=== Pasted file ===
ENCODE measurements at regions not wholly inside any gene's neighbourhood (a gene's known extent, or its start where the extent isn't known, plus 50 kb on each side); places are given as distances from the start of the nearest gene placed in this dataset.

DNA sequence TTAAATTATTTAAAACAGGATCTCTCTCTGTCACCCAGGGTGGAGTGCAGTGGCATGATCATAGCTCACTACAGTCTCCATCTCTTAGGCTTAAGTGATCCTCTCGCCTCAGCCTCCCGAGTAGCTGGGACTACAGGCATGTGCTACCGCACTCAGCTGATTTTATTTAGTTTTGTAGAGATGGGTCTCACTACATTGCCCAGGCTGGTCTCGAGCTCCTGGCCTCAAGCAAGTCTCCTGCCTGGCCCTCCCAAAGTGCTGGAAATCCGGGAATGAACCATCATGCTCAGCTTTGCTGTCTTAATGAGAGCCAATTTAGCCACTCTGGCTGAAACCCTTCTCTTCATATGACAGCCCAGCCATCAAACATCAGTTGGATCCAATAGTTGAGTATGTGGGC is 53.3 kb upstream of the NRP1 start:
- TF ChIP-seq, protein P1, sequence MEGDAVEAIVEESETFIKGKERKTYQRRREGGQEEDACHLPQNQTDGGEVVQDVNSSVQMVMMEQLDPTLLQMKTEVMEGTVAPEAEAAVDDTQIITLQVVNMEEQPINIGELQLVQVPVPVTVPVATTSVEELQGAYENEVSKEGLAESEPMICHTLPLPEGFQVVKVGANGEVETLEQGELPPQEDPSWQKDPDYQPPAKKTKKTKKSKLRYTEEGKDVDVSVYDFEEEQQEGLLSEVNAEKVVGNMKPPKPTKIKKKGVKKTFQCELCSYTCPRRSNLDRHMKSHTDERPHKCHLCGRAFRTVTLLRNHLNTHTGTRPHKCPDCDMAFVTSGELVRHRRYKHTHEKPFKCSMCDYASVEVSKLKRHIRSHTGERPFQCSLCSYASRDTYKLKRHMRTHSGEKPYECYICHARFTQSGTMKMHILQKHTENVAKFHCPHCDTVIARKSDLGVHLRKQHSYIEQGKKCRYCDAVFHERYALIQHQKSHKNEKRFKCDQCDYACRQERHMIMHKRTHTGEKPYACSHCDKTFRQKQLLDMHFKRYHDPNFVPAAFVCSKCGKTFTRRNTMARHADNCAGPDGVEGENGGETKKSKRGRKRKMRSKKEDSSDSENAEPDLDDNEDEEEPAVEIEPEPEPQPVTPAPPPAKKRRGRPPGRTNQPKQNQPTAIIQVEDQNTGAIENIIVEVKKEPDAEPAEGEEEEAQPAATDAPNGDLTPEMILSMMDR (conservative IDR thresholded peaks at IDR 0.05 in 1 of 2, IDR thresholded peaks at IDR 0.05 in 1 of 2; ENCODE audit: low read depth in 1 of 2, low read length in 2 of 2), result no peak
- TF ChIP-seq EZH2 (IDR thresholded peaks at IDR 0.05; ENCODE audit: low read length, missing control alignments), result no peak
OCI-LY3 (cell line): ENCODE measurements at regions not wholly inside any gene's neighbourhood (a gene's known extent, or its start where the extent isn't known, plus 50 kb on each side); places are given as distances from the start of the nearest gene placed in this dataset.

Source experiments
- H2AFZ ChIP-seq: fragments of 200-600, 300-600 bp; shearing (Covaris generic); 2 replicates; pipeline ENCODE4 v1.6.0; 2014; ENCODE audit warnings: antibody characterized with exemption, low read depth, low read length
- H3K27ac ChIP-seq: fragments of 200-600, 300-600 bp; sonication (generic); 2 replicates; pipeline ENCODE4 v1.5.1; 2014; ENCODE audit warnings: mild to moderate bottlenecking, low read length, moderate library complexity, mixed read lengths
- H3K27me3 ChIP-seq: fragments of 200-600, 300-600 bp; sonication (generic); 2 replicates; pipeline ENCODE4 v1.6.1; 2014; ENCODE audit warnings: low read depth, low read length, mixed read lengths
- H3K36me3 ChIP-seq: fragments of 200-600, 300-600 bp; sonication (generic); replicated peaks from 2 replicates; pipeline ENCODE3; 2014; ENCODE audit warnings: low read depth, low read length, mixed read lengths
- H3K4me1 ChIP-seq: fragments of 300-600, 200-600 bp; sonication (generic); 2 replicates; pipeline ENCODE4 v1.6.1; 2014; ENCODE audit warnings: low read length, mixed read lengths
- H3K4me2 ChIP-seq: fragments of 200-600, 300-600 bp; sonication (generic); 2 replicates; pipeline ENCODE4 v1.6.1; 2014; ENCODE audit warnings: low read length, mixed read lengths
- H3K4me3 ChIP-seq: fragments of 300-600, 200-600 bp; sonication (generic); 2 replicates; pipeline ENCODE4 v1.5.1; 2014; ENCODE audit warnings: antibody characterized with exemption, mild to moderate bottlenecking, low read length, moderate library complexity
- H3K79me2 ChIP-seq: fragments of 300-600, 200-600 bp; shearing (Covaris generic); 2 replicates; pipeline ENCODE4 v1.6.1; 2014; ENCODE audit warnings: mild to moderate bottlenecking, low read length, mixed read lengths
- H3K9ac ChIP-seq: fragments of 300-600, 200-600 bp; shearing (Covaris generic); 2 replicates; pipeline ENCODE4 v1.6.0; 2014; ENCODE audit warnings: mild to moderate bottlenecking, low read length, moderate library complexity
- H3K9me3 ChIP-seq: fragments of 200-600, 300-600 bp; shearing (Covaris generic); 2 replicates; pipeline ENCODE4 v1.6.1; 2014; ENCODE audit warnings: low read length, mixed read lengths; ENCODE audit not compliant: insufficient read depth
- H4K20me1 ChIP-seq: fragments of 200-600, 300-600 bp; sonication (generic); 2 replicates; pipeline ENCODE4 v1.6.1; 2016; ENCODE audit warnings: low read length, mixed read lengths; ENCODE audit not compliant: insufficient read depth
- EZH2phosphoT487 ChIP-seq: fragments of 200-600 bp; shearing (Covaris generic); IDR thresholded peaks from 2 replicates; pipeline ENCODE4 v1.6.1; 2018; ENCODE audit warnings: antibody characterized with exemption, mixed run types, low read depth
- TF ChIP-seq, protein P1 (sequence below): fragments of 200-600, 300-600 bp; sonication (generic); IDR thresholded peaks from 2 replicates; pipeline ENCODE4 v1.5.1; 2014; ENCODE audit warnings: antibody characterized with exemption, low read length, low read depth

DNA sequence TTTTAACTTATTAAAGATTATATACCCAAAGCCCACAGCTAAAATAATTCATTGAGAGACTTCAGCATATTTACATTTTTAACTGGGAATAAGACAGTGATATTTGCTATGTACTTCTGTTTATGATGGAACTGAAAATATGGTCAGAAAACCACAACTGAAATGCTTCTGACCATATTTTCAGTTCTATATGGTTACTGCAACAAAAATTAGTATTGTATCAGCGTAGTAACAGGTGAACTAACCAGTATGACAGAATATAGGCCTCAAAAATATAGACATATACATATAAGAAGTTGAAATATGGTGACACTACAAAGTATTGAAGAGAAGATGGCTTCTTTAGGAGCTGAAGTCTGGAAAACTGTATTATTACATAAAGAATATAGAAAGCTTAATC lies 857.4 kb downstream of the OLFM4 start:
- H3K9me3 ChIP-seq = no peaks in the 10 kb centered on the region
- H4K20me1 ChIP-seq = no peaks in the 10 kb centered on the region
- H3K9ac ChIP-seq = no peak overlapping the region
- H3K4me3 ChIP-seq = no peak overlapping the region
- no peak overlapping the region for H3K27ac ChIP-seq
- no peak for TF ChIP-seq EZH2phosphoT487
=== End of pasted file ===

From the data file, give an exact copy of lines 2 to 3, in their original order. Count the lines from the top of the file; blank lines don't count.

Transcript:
DNA sequence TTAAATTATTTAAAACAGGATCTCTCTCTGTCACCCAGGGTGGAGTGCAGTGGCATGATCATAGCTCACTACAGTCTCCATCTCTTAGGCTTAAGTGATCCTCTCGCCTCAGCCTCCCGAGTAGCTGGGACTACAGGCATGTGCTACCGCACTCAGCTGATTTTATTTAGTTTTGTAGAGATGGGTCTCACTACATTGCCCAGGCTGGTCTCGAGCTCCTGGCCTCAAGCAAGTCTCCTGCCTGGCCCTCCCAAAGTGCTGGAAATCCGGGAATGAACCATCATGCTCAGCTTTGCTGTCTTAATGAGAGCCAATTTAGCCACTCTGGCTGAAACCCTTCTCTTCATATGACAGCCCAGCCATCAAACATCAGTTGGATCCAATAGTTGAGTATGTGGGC is 53.3 kb upstream of the NRP1 start:
- TF ChIP-seq, protein P1, sequence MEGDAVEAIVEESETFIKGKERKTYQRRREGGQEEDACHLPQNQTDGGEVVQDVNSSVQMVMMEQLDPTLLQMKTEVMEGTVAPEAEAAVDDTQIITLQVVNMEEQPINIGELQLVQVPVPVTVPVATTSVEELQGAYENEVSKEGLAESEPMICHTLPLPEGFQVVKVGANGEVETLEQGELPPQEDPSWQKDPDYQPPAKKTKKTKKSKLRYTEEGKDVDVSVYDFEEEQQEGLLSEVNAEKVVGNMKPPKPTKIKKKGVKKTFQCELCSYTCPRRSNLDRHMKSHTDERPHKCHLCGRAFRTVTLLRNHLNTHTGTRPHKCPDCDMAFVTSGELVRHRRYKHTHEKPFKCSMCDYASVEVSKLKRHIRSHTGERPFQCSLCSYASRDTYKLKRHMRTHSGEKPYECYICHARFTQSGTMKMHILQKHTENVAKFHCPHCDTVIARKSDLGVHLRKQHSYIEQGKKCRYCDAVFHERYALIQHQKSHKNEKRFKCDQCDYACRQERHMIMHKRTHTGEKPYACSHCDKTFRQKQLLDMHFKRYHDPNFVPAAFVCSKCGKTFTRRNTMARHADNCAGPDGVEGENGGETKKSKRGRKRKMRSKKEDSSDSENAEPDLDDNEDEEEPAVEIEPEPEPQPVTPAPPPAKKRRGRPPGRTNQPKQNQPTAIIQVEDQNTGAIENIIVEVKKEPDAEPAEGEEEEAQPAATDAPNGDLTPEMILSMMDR (conservative IDR thresholded peaks at IDR 0.05 in 1 of 2, IDR thresholded peaks at IDR 0.05 in 1 of 2; ENCODE audit: low read depth in 1 of 2, low read length in 2 of 2), result no peak